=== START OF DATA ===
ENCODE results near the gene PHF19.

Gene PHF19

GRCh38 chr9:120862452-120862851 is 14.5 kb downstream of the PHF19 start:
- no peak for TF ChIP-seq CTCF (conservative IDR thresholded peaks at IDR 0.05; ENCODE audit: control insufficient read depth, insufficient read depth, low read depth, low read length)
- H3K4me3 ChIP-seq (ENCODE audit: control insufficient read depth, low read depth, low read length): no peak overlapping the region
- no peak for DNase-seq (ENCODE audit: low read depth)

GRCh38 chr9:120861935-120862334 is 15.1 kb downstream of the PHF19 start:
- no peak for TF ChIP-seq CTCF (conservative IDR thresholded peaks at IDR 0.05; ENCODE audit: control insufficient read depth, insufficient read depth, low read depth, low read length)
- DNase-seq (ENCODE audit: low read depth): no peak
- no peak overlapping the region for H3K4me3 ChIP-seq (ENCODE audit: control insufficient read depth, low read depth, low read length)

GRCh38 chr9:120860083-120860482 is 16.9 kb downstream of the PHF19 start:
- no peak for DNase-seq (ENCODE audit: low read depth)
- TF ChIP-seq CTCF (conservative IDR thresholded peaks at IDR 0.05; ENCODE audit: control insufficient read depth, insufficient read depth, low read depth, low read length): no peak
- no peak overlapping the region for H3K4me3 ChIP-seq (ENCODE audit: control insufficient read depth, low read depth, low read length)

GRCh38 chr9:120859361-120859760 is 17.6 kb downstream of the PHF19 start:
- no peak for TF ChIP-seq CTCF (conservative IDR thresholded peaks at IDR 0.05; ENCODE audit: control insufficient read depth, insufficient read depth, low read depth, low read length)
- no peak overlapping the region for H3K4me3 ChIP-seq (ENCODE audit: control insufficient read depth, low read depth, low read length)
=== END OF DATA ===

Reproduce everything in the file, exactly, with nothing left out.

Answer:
ENCODE results near the gene PHF19.

Gene PHF19

GRCh38 chr9:120862452-120862851 is 14.5 kb downstream of the PHF19 start:
- no peak for TF ChIP-seq CTCF (conservative IDR thresholded peaks at IDR 0.05; ENCODE audit: control insufficient read depth, insufficient read depth, low read depth, low read length)
- H3K4me3 ChIP-seq (ENCODE audit: control insufficient read depth, low read depth, low read length): no peak overlapping the region
- no peak for DNase-seq (ENCODE audit: low read depth)

GRCh38 chr9:120861935-120862334 is 15.1 kb downstream of the PHF19 start:
- no peak for TF ChIP-seq CTCF (conservative IDR thresholded peaks at IDR 0.05; ENCODE audit: control insufficient read depth, insufficient read depth, low read depth, low read length)
- DNase-seq (ENCODE audit: low read depth): no peak
- no peak overlapping the region for H3K4me3 ChIP-seq (ENCODE audit: control insufficient read depth, low read depth, low read length)

GRCh38 chr9:120860083-120860482 is 16.9 kb downstream of the PHF19 start:
- no peak for DNase-seq (ENCODE audit: low read depth)
- TF ChIP-seq CTCF (conservative IDR thresholded peaks at IDR 0.05; ENCODE audit: control insufficient read depth, insufficient read depth, low read depth, low read length): no peak
- no peak overlapping the region for H3K4me3 ChIP-seq (ENCODE audit: control insufficient read depth, low read depth, low read length)

GRCh38 chr9:120859361-120859760 is 17.6 kb downstream of the PHF19 start:
- no peak for TF ChIP-seq CTCF (conservative IDR thresholded peaks at IDR 0.05; ENCODE audit: control insufficient read depth, insufficient read depth, low read depth, low read length)
- no peak overlapping the region for H3K4me3 ChIP-seq (ENCODE audit: control insufficient read depth, low read depth, low read length)